The practical solution is:
1. Define Visual; part of an IFR appraoch; part of a visual approach procedure (US); part of a VFR approach.
2. Follow the published GA procedure for the type of approach you have just carried out. Remember to revise circling approach MAP if applicable.
3. Make sure you know what you are going to do before you have to do it otherwise you make it hard for yourself and your crew from the time apply GA thrust.
19th Jun 2005, 16:32
... LEM , as Sott said, in France for exemple " ...There is NO published missed approach for a normal visual approach. "...
...So you will have to wait for, or if it lasts too long ;) , ask for a clearance to fly to join the active rwy... For the little bit I know... But maybe I'm wrong ;)
3rd Jul 2005, 23:48
This question appears all the times we have meetings between ATC and Pilots.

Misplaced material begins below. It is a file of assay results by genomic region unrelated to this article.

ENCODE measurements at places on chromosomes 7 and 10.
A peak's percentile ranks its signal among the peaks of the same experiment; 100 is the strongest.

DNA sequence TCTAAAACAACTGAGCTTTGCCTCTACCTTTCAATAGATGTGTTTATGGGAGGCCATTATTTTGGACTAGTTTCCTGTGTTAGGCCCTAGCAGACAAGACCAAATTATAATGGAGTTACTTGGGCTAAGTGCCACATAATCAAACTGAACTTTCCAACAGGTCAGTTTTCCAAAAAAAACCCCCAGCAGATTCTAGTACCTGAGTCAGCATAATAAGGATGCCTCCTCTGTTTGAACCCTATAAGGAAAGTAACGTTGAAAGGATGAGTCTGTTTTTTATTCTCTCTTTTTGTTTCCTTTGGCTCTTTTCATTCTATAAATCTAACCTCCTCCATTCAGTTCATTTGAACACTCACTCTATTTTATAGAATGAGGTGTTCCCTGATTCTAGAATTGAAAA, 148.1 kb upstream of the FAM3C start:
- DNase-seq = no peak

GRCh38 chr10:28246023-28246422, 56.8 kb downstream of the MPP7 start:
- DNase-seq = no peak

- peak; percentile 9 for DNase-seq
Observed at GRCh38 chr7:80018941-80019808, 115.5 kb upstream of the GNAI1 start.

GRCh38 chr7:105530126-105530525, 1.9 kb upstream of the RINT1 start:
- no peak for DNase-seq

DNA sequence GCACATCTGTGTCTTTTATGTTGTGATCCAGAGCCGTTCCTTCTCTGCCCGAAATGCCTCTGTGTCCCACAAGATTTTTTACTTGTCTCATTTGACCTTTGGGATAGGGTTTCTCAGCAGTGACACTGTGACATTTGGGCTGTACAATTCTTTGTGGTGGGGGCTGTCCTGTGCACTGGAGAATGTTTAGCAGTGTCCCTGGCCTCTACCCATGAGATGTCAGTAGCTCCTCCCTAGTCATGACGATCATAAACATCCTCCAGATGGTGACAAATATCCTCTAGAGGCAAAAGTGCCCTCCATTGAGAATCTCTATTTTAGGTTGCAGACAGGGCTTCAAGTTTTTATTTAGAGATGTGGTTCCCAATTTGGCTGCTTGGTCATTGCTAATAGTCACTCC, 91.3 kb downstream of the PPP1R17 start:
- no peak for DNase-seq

In Portugal there is no published missed approach procedure for visual approach.
Some pilots (and ATC) will perform the missed approach procedure published for the approach broadcasted by ATIS and others will try to remain visual and join the circuit pattern for another visual approach.
One problem, however, persists ... in Lisbon the most active runway in use is 03, ATIS normally broadcasts ILS Approach RWY 03 ... but pilots coming from East (from SE Europe, via CCS) often request visual approach for RWY 35 ! In case of go-around what to do or what to expect ?
4th Jul 2005, 12:08
I know of an aircraft that did an instrument approach into Cairns and then was circling to land from the opposite end. On the base leg, they lost visual reference due to heavy rain shower. Instead of turning towards the runway and climbing they attempted the missed approach from their original instrument approach - which from their position resulted in them nearly banging into terrain.